2.3. Starting Up Applications
Windows Vista has more ways to launch a program than just about any other operating system:
Double-click on a program icon in Explorer, on the Desktop.
Double-click on a file associated with an application to launch that application and open the file.
Pick the name of a program from the Start menu. (See "Start Menu," in Chapter 3, for details.)
Click on a program's icon in the Quick Launch Toolbar to start it. This toolbar can include icons for any programs, although by default, it often has icons only for Internet Explorer, the Desktop (click it to go to the Desktop), Switch Between Windows, and Windows Mail after you set up Windows Mail the first time.
The default icons that appear on the Quick Launch Toolbar often vary from system to system. Computer manufacturers may change what icons appear there or whether Quick Launch even appears at all.
Right-click on a file, executable, or application icon and choose Open.
Select (highlight) an icon and press the Enter key.
Type the filename of a program in the Address Bar, which is displayed above the toolbar in any folder window, in Explorer, in Internet Explorer, or even as part of the Taskbar. You may also have to include the path (the folder and drive names) for some items.
Type in the filename of a program from the Start Search box and press Enter. You may also have to include the path (the folder and drive names) for some items.
Type in the first few letters or the entire name of a program (not necessarily the filename) in the Start Search box, choose the program you want to run from the list that appears, and press Enter. For example, if you wanted to run Microsoft Word, you could type Word, then select the Microsoft Word icon and press Enter.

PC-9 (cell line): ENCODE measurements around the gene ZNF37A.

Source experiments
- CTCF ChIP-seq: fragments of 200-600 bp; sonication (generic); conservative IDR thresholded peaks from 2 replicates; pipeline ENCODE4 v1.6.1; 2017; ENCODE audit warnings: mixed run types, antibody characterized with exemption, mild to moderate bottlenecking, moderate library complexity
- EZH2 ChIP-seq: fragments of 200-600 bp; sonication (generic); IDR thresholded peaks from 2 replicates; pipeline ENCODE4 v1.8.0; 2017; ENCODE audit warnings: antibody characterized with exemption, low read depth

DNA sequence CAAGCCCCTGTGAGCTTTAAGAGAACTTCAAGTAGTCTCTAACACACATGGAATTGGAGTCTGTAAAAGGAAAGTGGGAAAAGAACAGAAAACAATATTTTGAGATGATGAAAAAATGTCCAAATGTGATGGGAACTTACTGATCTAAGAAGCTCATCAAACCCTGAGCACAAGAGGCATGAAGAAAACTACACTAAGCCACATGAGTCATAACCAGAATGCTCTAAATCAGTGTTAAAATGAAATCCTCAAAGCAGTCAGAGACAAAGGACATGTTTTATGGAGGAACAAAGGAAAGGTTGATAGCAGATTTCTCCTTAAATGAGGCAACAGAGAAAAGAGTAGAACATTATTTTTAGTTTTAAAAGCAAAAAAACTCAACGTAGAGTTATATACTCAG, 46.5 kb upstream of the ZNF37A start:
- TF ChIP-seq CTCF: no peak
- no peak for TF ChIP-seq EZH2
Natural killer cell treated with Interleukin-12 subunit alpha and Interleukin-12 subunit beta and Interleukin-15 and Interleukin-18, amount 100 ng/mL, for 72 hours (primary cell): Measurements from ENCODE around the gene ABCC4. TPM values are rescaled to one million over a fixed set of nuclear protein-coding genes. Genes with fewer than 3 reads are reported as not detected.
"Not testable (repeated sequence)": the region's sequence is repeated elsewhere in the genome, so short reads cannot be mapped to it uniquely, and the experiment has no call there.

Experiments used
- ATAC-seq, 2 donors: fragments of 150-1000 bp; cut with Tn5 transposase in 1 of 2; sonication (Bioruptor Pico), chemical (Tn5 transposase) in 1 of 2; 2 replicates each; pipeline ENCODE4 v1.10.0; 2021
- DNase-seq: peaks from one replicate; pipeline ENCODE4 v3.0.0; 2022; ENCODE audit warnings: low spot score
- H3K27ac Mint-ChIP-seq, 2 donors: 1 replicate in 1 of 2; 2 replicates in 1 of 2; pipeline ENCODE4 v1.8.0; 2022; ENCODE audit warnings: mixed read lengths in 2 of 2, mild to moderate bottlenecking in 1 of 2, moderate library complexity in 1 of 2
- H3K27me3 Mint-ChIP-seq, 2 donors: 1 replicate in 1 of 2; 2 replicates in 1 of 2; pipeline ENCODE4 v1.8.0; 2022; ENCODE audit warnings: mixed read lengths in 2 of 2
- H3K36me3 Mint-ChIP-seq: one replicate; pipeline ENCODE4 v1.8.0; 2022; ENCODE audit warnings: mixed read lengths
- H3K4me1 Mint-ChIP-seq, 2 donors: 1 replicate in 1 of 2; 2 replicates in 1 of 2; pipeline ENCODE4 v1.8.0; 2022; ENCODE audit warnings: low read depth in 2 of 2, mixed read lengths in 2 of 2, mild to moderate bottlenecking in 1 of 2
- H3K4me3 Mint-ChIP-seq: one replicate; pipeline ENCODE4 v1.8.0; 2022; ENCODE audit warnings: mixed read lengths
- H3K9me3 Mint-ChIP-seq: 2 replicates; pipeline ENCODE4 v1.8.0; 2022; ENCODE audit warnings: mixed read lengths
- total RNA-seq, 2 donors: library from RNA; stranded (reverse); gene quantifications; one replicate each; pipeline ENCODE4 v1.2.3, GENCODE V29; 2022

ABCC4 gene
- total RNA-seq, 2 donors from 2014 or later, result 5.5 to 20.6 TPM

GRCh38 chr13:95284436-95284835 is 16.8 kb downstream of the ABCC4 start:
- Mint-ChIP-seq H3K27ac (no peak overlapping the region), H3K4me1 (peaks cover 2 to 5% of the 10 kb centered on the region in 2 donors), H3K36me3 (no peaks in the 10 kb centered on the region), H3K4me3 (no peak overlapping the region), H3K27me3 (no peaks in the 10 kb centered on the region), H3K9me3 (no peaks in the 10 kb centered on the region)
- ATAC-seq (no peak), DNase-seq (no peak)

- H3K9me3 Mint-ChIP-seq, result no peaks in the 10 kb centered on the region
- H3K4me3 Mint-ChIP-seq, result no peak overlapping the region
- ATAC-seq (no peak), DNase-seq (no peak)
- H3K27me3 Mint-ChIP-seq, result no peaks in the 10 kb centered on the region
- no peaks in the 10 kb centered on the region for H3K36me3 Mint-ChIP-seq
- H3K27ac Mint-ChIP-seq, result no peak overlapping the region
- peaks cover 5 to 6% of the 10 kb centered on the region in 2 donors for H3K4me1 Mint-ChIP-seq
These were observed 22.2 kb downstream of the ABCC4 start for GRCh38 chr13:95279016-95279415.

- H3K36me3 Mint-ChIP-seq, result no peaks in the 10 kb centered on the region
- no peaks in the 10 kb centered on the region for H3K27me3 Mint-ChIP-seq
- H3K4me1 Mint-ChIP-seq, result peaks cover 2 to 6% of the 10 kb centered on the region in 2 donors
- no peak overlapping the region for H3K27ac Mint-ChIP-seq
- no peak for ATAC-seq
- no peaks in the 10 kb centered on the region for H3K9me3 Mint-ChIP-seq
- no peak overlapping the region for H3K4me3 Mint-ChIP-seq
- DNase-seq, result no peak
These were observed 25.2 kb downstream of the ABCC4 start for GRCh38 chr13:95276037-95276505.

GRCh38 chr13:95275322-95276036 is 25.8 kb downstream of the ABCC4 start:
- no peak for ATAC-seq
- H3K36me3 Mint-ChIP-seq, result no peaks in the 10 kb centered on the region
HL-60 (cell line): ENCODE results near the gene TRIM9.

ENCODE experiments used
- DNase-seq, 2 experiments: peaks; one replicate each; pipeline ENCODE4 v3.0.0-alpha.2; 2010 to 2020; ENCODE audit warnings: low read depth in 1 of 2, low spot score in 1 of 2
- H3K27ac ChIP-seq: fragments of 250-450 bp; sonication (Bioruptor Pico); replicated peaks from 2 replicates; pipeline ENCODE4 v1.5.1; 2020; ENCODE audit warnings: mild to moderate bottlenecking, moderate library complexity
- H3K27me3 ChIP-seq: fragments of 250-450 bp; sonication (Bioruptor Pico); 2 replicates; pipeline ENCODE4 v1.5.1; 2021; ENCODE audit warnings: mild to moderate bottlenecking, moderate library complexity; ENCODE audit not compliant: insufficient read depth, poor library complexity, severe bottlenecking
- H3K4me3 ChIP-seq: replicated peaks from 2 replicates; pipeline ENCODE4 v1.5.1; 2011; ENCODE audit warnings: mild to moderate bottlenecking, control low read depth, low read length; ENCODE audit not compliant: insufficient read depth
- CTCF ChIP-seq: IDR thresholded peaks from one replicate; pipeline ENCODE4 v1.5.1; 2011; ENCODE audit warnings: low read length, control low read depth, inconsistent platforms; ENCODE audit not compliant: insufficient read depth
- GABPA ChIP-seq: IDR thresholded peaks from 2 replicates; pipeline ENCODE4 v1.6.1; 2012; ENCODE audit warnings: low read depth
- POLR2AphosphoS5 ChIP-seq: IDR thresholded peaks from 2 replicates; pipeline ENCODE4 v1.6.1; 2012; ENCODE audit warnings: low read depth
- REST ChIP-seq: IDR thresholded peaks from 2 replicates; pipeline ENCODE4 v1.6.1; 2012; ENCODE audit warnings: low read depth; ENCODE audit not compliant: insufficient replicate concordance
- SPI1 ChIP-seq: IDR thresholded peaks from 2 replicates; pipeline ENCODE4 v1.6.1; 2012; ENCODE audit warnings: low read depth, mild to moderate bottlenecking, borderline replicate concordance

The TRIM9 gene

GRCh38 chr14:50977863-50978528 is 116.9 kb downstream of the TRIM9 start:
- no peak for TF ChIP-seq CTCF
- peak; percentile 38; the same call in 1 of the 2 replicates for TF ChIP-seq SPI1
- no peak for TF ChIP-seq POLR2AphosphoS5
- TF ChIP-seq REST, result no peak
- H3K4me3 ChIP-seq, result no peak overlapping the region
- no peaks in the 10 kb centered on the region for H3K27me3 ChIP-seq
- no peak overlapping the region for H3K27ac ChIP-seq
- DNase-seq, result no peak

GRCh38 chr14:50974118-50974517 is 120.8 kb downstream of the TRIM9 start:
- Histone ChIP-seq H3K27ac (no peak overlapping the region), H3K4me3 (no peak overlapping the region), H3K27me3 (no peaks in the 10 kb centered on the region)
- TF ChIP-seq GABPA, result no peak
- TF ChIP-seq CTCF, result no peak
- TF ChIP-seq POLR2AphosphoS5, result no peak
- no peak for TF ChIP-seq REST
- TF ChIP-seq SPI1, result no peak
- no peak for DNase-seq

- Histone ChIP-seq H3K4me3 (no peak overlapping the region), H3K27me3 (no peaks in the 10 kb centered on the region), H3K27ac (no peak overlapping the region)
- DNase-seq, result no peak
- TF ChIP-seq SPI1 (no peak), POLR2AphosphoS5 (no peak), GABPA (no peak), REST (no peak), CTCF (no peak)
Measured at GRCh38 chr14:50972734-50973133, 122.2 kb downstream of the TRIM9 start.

If you're looking to open an application in order to run a specific file, you can search for the file using the Start Search box or other Windows search tools. That way, you can open the file and application in one simple step.
Open a Command Prompt window and type the name of the program at the prompt. Note that some knowledge of the command prompt, which borrows a lot of syntax and commands from Vista's great-grandfather, the Disk Operating System (DOS), is requiredsee Chapter 14 for details.
Create shortcuts to files or applications. A shortcut is a kind of pointer or linka small file and associated icon that point to a file or program in another location. You can put these shortcuts on the Desktop, in the Start menu, or anywhere else you find convenient. Double-click on a shortcut to launch the program. To launch programs automatically at startup, just place a shortcut in your Startup folder (C:\Users\username\AppData\Roaming\Microsoft\Windows\Start Menu\Programs\StartUp).
Some programs are really "in your face." For example, if you install AOL, it often puts an icon on the Desktop, in the Quick Launch Toolbar, and on the All Programs menu, and even shoehorns an icon into the System Tray, which is normally reserved for system status indicators. Other, less obtrusive programs may be more difficult to locate. In fact, you'll probably find several programs mentioned in this book that you never even knew you had!